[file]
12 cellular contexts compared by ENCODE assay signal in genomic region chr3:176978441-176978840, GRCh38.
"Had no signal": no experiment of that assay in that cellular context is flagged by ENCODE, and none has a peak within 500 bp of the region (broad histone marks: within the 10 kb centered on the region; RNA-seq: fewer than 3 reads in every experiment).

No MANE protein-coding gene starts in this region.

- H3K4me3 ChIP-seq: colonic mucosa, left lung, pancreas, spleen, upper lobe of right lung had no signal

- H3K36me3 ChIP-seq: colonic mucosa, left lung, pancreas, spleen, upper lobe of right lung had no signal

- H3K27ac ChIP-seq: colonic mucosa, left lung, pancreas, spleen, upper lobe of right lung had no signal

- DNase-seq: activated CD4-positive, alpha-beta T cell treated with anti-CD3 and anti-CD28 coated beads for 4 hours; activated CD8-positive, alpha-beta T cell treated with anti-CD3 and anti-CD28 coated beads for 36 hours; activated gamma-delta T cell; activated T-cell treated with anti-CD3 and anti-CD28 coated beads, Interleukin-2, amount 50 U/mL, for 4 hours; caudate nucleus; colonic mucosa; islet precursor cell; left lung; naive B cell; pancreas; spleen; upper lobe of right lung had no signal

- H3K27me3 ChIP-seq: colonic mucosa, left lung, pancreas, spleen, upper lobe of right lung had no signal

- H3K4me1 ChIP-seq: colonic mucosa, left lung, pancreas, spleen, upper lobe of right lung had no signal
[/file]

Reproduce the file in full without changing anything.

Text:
12 cellular contexts compared by ENCODE assay signal in genomic region chr3:176978441-176978840, GRCh38.
"Had no signal": no experiment of that assay in that cellular context is flagged by ENCODE, and none has a peak within 500 bp of the region (broad histone marks: within the 10 kb centered on the region; RNA-seq: fewer than 3 reads in every experiment).

No MANE protein-coding gene starts in this region.

- H3K4me3 ChIP-seq: colonic mucosa, left lung, pancreas, spleen, upper lobe of right lung had no signal

- H3K36me3 ChIP-seq: colonic mucosa, left lung, pancreas, spleen, upper lobe of right lung had no signal

- H3K27ac ChIP-seq: colonic mucosa, left lung, pancreas, spleen, upper lobe of right lung had no signal

- DNase-seq: activated CD4-positive, alpha-beta T cell treated with anti-CD3 and anti-CD28 coated beads for 4 hours; activated CD8-positive, alpha-beta T cell treated with anti-CD3 and anti-CD28 coated beads for 36 hours; activated gamma-delta T cell; activated T-cell treated with anti-CD3 and anti-CD28 coated beads, Interleukin-2, amount 50 U/mL, for 4 hours; caudate nucleus; colonic mucosa; islet precursor cell; left lung; naive B cell; pancreas; spleen; upper lobe of right lung had no signal

- H3K27me3 ChIP-seq: colonic mucosa, left lung, pancreas, spleen, upper lobe of right lung had no signal

- H3K4me1 ChIP-seq: colonic mucosa, left lung, pancreas, spleen, upper lobe of right lung had no signal